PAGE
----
On 12/26/2003 5:01 PM, Martin DeMello wrote:

> Richard Kilmer <rich / infoether.com> wrote:
> 
>>library system does not.  I mean, as a short term solution we could
>>create a Gem that picks up the Ruby version and you just do:
>>
>>require_gem 'ruby', '> 1.8'
>>
>>or something...of course that .gemspec would not actually modify the
>>LOAD_PATH as other Gems do, because Ruby's libraries are already in
>>the LOAD_PATH.  If you then place a dependency on ruby 1.8 (or 1.8.1,
>>etc) you would be guaranteed to have REXML, WEBrick, XMLRPC4R, etc.
>>
>>Hm...now that I think of it, that is pretty sweet.  If folks thinks
>>this is good, it could be done quite quickly.
> 
> 
> Another idea is to have a lightweight gem manifest, downloadable as a
> separate entity, that would check for all the files in the gem, and if
> you have them all, spring the gem into existence. That way, if you
> manually install a package, you can use its manifest to make it look
> like you installed it from a gem all along.
> 

IMO it would be best to have some kind of database that stores module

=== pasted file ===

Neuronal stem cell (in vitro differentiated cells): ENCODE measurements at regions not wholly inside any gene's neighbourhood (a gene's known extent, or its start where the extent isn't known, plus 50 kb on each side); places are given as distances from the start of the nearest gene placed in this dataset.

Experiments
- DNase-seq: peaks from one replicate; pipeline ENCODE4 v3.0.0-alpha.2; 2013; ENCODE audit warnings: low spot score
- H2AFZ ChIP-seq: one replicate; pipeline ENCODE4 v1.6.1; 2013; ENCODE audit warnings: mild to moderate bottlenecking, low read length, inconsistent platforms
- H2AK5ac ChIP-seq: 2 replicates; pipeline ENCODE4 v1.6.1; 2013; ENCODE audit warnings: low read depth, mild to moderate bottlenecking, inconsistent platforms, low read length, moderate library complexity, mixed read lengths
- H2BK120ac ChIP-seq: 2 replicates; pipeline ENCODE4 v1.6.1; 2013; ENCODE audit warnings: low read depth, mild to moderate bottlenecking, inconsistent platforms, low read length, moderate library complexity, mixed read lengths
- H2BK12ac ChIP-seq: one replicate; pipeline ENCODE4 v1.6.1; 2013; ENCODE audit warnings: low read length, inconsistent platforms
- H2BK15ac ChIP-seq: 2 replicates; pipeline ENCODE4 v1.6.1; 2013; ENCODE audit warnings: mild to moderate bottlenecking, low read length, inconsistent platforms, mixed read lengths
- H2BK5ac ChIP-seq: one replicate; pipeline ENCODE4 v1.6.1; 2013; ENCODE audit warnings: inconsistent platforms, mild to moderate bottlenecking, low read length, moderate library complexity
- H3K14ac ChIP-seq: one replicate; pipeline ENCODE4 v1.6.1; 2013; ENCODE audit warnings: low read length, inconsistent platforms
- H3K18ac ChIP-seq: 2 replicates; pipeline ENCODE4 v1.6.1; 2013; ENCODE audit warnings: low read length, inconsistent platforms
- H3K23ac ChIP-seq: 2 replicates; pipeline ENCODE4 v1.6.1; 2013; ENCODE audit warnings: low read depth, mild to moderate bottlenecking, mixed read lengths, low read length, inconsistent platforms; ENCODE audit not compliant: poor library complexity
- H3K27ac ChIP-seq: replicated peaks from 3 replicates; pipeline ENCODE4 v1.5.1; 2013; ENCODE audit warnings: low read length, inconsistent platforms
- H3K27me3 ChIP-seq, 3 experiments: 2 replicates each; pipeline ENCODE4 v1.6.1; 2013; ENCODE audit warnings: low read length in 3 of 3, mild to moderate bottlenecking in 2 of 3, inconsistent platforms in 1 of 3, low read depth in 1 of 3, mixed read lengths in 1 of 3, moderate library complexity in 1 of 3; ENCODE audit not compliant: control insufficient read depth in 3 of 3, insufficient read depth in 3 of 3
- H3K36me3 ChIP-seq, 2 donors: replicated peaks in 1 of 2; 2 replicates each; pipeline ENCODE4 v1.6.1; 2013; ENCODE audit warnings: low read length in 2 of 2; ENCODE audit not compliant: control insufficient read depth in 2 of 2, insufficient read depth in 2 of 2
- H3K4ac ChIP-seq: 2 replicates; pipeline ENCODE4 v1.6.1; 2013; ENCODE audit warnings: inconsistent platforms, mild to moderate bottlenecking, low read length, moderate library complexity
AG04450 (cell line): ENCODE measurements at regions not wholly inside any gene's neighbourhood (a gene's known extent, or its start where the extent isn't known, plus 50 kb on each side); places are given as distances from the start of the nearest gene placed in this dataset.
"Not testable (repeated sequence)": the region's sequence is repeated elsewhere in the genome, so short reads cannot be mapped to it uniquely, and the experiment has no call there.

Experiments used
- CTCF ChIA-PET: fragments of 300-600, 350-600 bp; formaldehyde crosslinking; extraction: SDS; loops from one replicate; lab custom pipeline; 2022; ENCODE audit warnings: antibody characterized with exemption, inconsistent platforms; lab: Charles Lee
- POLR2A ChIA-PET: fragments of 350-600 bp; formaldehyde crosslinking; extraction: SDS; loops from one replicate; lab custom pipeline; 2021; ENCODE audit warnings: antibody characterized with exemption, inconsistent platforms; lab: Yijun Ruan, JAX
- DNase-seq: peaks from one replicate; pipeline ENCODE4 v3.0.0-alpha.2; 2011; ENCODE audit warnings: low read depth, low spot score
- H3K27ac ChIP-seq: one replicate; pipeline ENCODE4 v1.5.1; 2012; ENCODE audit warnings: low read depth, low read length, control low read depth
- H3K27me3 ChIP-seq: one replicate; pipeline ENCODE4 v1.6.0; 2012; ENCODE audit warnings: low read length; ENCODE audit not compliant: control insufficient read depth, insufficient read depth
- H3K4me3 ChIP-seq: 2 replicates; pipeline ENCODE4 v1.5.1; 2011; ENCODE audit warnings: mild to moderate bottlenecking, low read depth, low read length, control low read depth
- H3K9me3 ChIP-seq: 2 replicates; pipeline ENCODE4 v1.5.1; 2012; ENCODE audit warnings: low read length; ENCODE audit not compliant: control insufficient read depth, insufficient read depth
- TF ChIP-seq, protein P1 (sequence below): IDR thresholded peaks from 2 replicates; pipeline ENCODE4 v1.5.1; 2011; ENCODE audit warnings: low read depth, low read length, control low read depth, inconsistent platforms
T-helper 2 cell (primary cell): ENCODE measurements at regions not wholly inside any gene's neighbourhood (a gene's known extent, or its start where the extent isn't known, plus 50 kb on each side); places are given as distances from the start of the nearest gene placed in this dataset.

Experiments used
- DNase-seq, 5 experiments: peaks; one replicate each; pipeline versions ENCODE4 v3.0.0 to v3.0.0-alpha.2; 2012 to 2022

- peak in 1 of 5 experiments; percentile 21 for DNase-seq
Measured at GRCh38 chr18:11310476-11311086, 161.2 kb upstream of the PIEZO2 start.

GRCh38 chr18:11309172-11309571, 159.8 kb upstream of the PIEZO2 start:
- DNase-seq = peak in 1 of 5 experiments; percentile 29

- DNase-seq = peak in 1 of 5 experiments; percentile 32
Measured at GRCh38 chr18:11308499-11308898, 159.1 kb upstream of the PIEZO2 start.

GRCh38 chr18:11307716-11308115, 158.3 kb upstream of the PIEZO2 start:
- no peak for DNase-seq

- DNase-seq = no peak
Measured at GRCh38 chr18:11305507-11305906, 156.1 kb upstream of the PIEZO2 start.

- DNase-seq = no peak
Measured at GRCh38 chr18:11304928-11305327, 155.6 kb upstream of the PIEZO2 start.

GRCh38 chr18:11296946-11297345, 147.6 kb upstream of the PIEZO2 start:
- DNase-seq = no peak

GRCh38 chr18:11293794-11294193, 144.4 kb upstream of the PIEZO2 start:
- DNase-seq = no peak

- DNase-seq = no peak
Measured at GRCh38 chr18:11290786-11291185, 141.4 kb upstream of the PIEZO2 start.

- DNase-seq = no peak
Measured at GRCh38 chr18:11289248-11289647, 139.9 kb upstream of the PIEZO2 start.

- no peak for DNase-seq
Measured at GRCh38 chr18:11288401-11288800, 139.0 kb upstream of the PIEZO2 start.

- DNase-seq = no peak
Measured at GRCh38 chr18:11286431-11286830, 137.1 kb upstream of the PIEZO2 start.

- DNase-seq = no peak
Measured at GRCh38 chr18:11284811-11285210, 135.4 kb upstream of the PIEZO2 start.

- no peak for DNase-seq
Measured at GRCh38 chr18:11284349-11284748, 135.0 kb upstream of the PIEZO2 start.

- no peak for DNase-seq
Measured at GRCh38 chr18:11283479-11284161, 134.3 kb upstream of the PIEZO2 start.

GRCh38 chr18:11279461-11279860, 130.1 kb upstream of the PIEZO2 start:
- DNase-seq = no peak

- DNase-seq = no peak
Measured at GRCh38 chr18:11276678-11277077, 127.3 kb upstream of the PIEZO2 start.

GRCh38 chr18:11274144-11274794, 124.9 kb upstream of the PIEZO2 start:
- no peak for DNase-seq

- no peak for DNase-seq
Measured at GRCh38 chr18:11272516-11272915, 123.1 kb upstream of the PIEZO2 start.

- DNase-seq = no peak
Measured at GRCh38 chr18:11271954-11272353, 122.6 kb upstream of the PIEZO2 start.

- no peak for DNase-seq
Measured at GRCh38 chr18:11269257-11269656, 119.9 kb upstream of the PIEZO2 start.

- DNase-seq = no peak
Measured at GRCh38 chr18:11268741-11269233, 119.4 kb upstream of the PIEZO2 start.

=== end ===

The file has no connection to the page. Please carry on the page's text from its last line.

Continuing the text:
name, version with a md5 checksum of the files. Then if you failed to 
find a gem, you could fall back on a search of your lib and site_lib 
directories for the module, compare checksums to determine version, and 
then validate the requirement. It's ugly, but it's temporary. It's much, 
much better than depending on the user; my experience in the perl 
community has taught me that most users don't have a clue what modules 
they have installed, what versions they have, or how determine any of 
the aforesaid. If you do depend on the user, you should also be prepared 
for users complaining they accidently entered the wrong info, and now 
they don't know how to fix it, etc. Either way it will likely be a PIA 
until gems fully mature and take over as _THE_ means of distributing 
ruby modules.

Regards,
Randy.